Arguably, the best television series of the past 20 years isn't about dragons, New Jersey gangsters (and their psychiatrists) or high school science teachers in the meth business. It's about the Chernobyl nuclear disaster of 1986.
You can watch Chernobyl as a docudrama about the explosion of a nuclear reactor and the heroism of those like Valery Legasov, Boris Shcherbina, and the firemen, the medical professionals and "liquidators," who risked their lives (and in many cases, lost them) attempting to mitigate the radioactive damage.
You can watch it to learn something about nuclear physics, and how a concoction of enriched uranium 235, graphite, xenon, water and stupidity could make a Soviet reactor explode.
You can watch it from the perspective of a Cold War thriller and how scientists armed with the truth had to navigate around the Soviet bureaucracy, Leninist ideology and the KGB to help prevent the deaths of millions of people.
And you can even watch it from the perspective of architecture, design and the pervasive drabness of life in the old Soviet Union.
But if you put aside all that, you can also look at it through the lens of office politics – even law office politics.
Without giving too much of the plot away (sorry, but the reactor explodes) Episodes one and five show us the steps that were taken immediately prior to the explosion by those who were in charge. And if the television portrayal of the control room accurately reflects reality (the record shows that it does), the reactor exploded spewing radioactivity over the Ukraine, Belarus and other parts of Europe because of careerism and a pervasive culture of workplace abuse and bullying of subordinates.
The three primary Horsemen of the Apocalypse were assistant chief engineer Anatoly Stepanovich Dyatlov, chief engineer Nikolai Fomin and plant manager Viktor Bryukhanov. Bryukhanov wants to be promoted and move from Chernobyl to Moscow and that's not going to happen until a safety test on the reactor has been completed. Fomin covets Bryukhanov's job and wants the safety test completed so that he gets it. Likewise, Dyatlov wants Fomin's job once Bryukhanov gets promoted to Moscow and Fomin moves up the ladder. The three of them desperatly need the test to be conducted that night so that Bryukhanov can report to his superiors that it was done and so that everyone can advance up the Soviet bureaucracy for more prestige and more money. Using a tenuous ( but illistarative) law office analogy, everyone wants to "make senior partner".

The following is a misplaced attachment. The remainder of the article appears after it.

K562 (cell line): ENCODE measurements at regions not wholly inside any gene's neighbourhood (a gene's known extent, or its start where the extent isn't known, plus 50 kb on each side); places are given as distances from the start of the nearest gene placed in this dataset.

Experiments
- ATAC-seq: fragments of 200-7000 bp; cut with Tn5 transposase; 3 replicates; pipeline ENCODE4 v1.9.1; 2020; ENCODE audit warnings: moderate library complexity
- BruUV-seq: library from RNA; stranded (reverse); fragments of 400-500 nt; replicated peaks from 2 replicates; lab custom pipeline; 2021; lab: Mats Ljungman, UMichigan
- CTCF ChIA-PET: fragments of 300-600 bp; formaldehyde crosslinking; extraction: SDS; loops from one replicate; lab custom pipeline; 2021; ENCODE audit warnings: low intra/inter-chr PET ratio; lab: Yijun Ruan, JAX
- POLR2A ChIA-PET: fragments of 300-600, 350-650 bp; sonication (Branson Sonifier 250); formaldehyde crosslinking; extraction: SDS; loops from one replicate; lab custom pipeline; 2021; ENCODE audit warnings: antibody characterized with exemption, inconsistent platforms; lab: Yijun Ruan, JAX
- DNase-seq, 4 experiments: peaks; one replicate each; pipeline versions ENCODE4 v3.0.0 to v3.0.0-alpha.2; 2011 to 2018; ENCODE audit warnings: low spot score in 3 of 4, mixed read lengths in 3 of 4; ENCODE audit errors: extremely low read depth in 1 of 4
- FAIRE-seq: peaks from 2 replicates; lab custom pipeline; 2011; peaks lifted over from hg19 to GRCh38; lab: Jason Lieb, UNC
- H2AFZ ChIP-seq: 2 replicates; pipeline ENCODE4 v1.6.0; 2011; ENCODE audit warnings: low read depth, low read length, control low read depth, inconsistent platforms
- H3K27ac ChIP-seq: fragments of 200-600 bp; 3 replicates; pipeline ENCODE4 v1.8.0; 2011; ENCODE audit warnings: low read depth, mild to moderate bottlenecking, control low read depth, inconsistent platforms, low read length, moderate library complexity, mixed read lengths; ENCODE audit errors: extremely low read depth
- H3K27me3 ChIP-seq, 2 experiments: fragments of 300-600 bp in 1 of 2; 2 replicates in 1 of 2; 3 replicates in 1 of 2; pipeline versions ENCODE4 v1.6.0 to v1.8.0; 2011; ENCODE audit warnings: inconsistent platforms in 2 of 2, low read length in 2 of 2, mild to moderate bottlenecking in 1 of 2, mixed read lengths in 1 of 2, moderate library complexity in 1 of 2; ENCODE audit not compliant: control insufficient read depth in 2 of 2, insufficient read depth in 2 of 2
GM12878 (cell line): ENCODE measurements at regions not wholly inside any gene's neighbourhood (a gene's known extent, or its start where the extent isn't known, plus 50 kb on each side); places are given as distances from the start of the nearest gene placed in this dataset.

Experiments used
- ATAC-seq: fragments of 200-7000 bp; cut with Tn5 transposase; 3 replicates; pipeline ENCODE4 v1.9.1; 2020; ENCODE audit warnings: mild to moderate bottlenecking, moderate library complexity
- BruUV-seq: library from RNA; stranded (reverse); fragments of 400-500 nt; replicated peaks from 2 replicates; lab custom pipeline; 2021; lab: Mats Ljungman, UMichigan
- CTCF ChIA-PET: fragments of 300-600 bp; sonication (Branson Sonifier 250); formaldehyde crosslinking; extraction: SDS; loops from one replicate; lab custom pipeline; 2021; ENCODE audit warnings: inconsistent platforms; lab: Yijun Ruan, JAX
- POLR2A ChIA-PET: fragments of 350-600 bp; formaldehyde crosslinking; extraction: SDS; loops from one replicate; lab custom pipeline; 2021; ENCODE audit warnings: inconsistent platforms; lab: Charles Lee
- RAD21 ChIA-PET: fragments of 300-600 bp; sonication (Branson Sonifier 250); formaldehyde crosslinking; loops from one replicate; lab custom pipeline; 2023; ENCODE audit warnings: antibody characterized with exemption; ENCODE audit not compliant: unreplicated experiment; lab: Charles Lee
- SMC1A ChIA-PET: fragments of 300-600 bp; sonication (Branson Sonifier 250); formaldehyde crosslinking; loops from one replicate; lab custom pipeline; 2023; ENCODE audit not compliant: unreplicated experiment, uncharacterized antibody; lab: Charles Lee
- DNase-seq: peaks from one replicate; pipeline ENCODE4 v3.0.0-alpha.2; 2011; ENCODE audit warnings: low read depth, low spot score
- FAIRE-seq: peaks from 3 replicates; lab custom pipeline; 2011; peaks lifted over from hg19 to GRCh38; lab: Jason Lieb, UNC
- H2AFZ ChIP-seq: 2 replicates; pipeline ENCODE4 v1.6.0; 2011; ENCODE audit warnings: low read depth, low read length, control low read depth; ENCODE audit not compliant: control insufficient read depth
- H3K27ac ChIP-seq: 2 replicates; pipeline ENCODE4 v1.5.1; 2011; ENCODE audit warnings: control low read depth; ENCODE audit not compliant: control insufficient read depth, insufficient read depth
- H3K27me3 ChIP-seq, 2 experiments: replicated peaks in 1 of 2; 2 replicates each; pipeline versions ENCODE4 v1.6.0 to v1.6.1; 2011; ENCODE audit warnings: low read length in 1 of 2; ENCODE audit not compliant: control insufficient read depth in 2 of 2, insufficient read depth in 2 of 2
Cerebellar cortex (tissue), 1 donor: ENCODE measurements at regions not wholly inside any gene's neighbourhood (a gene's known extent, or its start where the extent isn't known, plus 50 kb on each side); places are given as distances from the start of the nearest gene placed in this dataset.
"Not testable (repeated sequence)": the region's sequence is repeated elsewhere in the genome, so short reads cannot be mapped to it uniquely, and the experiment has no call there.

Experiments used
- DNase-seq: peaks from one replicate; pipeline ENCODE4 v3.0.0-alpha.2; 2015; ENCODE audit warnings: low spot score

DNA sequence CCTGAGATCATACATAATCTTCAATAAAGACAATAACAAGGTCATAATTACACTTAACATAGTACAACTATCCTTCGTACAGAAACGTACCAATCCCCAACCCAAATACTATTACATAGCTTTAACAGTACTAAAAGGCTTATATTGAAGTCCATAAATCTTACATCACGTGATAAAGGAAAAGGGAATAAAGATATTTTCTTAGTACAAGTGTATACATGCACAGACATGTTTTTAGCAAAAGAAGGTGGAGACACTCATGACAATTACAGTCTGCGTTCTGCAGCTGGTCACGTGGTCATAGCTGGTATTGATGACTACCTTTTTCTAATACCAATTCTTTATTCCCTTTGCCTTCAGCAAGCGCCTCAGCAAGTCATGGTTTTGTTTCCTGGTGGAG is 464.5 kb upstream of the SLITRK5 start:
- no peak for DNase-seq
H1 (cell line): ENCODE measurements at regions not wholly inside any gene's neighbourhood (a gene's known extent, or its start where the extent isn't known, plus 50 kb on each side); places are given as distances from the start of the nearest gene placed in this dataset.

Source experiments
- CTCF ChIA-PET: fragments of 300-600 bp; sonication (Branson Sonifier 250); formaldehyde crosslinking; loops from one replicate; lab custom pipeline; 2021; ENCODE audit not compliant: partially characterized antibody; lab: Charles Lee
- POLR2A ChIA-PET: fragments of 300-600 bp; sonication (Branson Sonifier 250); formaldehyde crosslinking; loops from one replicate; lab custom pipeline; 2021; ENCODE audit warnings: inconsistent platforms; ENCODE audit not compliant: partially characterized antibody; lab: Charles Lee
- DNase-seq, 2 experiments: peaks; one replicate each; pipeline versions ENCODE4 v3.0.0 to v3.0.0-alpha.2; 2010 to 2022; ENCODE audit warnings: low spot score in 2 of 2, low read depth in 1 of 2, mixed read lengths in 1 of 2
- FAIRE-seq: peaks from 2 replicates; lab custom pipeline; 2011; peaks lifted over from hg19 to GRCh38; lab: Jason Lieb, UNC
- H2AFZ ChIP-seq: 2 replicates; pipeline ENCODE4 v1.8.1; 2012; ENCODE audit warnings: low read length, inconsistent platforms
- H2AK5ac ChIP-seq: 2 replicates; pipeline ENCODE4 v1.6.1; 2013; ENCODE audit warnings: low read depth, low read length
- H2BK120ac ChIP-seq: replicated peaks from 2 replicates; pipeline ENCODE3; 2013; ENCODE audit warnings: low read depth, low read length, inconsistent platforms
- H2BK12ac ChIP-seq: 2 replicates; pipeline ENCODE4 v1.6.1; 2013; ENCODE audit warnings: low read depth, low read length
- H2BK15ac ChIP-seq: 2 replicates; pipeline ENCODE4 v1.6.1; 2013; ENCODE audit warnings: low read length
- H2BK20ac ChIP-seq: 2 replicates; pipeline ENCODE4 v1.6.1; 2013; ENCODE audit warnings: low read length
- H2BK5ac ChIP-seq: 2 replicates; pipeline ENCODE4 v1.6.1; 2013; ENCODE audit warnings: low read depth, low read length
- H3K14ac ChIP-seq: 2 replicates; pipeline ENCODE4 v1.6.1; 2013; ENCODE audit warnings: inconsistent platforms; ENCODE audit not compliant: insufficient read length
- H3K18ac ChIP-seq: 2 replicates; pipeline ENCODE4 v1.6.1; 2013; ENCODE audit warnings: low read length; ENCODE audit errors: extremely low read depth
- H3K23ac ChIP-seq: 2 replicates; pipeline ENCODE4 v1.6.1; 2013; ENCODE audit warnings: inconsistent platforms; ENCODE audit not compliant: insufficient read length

The other “office politics” angle is how Bryukhanov bullies Fomin, and how Dyatlov bullies virtually everyone on the reactor floor minutes before the explosion.
"We've never done this procedure before" says one engineer.
Dyatlov throws the manual at him and says "review it or just do what I say." Another engineer, Aleksandr Akimov, knows more than anyone else in the room about the risk to the reactor posed by Dyatlov's orders. When he protests, Dyatlov threatens him with firing and an assurance that, if he didn't do it he was ordered, he would never work in the nuclear industry again. Even Fomin bullies and abuses another engineer by asking him if he “is stupid” before ordering him to look into the core and report back (and certainly die in the process).